People may feel closer to others than they are for various reasons, such as having different definitions of friendship or distance due to lack of communication. However, Jay Shetty emphasizes the importance of investing in friendships rather than just making deposits by reaching out and asking for help without offering support in return.

Jay Shetty encourages the audience to reflect on their five closest friends, colleagues, family, and partners and ask themselves when they last invested in that companionship. If you haven't invested in a friendship in a long time, it may be time to reassess the relationship and make an effort to invest in it.

Not addressing friendship issues can be compared to mold developing in a house. Deterioration and disintegration often goes unnoticed until it is too late. Therefore, Jay Shetty encourages open communication and speaking up about feelings rather than hiding them. By doing so, you avoid emotional instability and a long-term impact on the relationship.

Try Out New Things Together

Engaging in activities together actively builds relationships and keeps them alive and active. Conversely, doing passive things together can lead to a more tolerant relationship. Hence, Jay Shetty suggests trying new experiences, such as taking a dance or salsa class, going to an animal sanctuary or a local getaway, trying a food-making class, or going on an assault course in the trees. By doing new things together, friends can learn more about each other and be fascinated by each other.

Often people will get together in ways that don't create intimacy, such as going to a restaurant or a movie. These activities don't build a sense of learning or doing something new together. Instead, Jay Shetty encourages people to be active and try new things. He highlights that most of the time people spend with their closest friends, partners, and families is passive, such as being on their phones during dinner or in the car. Of course, it's okay to have something to talk about only some of the time. Still, it can be challenging when passive activities become a recurring pattern.

Making Memories

Jay Shetty suggests a unique way to strengthen relationships by revisiting old memories with loved ones. He recommends taking a trip down memory lane and reliving special memories. Jay admits that he doesn't usually promote nostalgia as it can keep us in the past, but revisiting old memories can be a beautiful way to strengthen essential relationships.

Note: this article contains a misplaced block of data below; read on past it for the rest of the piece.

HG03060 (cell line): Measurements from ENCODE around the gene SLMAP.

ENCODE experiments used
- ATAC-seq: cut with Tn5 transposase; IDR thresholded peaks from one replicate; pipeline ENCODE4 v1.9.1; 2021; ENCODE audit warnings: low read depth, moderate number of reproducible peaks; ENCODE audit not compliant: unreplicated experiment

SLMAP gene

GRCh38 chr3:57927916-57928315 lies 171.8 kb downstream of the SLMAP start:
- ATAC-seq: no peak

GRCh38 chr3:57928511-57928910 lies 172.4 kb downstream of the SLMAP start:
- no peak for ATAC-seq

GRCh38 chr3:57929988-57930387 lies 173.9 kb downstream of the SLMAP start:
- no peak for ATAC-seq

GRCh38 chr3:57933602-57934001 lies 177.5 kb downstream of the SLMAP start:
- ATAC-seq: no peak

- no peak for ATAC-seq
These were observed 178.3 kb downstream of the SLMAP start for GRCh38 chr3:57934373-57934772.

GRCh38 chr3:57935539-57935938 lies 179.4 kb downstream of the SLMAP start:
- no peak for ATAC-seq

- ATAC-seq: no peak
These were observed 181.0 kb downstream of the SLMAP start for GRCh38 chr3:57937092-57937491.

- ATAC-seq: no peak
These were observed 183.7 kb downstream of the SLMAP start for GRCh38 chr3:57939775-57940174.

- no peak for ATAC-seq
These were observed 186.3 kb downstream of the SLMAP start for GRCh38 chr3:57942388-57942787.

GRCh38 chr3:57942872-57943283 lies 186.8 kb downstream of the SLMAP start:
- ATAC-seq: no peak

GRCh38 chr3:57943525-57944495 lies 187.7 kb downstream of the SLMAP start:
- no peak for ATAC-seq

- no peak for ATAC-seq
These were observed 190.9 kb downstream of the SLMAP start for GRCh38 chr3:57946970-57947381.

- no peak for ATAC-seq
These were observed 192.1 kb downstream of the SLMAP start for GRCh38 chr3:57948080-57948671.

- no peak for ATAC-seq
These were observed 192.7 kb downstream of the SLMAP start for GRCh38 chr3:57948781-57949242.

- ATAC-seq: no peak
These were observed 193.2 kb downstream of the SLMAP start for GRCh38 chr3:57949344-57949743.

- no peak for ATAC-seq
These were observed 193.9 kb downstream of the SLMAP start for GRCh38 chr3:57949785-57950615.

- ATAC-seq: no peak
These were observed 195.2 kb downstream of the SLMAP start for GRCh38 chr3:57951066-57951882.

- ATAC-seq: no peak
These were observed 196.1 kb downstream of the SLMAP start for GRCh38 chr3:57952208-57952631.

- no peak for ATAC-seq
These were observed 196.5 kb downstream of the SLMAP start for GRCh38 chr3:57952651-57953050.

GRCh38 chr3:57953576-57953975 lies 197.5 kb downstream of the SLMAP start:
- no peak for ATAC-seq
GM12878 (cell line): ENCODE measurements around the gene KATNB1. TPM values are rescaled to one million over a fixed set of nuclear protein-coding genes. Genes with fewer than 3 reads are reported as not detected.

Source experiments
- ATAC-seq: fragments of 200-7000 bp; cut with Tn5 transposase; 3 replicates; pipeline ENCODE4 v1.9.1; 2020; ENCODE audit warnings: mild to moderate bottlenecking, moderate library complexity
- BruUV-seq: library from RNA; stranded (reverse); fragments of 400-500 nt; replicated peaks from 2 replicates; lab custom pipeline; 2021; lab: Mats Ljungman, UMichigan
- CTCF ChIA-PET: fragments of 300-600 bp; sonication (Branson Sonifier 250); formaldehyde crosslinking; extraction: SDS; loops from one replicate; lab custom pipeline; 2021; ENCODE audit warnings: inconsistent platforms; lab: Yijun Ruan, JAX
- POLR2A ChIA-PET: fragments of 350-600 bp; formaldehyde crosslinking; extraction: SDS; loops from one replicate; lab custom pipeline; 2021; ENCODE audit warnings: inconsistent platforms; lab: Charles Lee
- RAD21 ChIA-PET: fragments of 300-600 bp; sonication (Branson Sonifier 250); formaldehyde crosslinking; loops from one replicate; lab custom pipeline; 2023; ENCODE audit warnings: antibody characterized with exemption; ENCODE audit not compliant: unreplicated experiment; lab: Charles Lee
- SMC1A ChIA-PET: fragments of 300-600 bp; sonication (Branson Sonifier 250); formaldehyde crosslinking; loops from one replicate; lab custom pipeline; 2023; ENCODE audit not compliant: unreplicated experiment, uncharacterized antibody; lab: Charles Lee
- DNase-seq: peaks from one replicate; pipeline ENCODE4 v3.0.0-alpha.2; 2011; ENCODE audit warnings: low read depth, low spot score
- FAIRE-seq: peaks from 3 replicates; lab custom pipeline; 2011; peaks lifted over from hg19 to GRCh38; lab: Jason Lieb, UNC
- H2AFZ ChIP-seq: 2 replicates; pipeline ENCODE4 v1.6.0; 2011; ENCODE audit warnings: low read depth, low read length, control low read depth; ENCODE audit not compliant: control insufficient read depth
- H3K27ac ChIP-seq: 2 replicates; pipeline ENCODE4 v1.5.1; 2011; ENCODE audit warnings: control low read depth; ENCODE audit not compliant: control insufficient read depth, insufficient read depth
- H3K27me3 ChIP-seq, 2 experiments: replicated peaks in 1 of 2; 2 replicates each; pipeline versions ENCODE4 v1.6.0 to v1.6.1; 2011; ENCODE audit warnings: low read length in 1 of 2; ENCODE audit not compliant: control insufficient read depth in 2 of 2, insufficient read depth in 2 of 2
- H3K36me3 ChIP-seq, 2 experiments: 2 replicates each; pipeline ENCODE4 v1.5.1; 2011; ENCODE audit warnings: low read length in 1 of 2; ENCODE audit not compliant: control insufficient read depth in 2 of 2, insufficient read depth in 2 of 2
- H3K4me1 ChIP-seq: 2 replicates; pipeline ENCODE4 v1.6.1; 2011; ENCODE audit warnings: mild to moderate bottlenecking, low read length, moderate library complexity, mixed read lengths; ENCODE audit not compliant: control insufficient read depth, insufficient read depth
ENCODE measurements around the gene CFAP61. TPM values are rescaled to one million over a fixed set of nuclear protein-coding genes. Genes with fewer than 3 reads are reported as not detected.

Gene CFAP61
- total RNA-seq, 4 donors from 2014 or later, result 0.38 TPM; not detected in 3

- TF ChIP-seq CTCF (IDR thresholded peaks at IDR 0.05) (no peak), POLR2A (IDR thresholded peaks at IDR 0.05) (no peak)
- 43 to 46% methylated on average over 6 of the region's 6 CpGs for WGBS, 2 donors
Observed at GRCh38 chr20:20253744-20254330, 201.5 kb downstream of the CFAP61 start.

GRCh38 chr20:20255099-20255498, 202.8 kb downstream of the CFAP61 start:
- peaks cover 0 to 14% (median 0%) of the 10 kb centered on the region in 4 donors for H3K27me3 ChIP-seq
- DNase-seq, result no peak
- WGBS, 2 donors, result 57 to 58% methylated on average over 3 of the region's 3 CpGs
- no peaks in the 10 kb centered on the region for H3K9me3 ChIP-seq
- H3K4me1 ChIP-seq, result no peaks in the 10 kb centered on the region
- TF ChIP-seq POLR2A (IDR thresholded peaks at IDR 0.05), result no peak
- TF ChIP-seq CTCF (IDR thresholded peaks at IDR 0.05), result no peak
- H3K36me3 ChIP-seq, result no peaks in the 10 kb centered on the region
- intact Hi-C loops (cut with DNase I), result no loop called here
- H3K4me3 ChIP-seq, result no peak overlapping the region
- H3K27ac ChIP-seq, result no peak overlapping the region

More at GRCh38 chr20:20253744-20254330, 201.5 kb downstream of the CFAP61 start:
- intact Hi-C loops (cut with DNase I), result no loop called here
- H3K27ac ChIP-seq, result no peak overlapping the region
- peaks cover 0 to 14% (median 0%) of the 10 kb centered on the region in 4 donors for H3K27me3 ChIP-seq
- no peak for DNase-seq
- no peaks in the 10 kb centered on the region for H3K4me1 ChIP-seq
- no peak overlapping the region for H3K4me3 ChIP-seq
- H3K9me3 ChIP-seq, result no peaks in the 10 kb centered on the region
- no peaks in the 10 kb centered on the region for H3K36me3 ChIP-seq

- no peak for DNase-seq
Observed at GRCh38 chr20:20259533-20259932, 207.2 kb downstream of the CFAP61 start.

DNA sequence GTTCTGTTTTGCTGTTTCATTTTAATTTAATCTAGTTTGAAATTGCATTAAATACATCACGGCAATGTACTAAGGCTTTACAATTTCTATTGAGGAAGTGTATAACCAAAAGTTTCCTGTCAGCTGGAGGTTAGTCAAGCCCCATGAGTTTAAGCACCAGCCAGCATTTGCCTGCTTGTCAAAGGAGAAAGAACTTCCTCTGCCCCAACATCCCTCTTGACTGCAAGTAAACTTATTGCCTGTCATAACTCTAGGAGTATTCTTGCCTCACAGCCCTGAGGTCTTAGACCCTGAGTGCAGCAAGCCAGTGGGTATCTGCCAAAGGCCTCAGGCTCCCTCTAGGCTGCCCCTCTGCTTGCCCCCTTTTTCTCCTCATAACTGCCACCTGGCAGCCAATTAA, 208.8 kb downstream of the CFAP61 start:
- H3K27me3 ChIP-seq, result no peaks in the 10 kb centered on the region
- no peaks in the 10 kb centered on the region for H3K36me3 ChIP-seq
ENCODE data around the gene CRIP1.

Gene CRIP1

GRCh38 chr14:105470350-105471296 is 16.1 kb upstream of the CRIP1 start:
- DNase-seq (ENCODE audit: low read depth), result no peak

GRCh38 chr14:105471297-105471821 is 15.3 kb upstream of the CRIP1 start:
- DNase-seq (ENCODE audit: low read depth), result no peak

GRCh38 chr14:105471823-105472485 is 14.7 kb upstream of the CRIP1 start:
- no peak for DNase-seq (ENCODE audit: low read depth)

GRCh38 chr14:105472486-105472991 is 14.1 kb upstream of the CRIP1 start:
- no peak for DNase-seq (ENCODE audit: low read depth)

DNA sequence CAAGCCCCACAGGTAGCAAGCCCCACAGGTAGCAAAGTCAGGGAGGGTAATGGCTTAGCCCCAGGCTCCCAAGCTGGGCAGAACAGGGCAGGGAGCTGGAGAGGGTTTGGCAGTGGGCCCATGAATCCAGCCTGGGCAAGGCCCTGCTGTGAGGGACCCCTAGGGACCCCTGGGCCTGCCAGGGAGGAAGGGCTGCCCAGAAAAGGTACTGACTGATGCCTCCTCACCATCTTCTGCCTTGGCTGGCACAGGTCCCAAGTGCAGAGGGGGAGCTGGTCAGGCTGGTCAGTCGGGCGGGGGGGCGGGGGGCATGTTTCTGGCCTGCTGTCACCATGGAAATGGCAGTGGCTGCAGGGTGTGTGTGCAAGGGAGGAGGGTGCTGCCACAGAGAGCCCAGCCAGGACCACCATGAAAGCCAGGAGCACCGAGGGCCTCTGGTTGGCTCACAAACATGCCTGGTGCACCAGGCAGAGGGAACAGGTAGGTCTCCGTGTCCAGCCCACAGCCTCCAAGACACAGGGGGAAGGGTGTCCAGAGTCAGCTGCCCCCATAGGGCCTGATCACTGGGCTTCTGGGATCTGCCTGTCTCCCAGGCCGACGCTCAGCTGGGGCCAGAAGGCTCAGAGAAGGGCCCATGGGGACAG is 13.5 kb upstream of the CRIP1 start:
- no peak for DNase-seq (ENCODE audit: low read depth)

You can take a friend or loved one to physically visit a place with special memories for both of you. For instance, visit your school, a nightclub, or any other site that reminds you of your time together. It's not just about talking about memories but going to the physical place to relive them.

Strengthening relationships requires active effort and doing things together that build intimacy and a sense of learning. Jay Shetty suggests also trying out new activities together, such as trying unknown foods, taking dance or pottery classes, going on a bike ride, or visiting an animal sanctuary. When you do passive things together, your relationship becomes more lethargic. Still, active things build a sense of aliveness and togetherness.


Another way to be a great friend is to practice active listening. So many times when we're listening to someone, we're not listening. Still, instead, we're thinking about what we'll say next, or we're getting distracted by something else. Jay Shetty cites a study that shows that we only remember about 25% of what we hear.3 That means that when talking to someone, they will likely only remember a small portion of what we say.

To combat this, it is beneficial to practice active listening. This happens when we fully concentrate on what someone is saying, understand their message, and respond thoughtfully. Active listening means giving full attention to the person speaking without interrupting them or thinking about our response. This way, we show and respect the other person we care about their words. It also allows us to understand their perspective better and communicate more effectively.

Furthermore, Jay Shetty suggests using body language to show we're actively listening. This means making eye contact, nodding, and using facial expressions to show that we're engaged in the conversation.

Being A Great Friend

Building and maintaining relationships is as important today as ever. They are at the core of everything we do. Therefore, it is essential to make a conscious effort to build relationships alongside their work and purpose. Following Jay Shetty's six suggestions in this episode, you can get closer to being the great friend you've always wanted to be.

More From Jay Shetty

Listen to the entire On Purpose with Jay Shetty podcast episode on “6 Ways to Be A Great Friend & Build Meaningful Relationships in 2023” now in the iTunes store or on Spotify. For more inspirational stories and messages like this, check out Jay’s website at

1Bhattacharya K, Ghosh A, Monsivais D, Dunbar RI, Kaski K. Sex differences in social focus across the life cycle in humans. R Soc Open Sci. 2016 Apr 6;3(4):160097. doi: 10.1098/rsos.160097. PMID: 27152223; PMCID: PMC4852646.
2Almaatouq, A., Radaelli, L., Pentland, A., & Shmueli, E. (2016). Are You Your Friends’ Friend? Poor Perception of Friendship Ties Limits the Ability to Promote Behavioral Change. PloS one, 11(3), e0151588. Chicago
3Nichols, R. G., & Stevens, L. A. Listening to People. Harvard Business Review, (Issue 57507 of Harvard business review reprint series).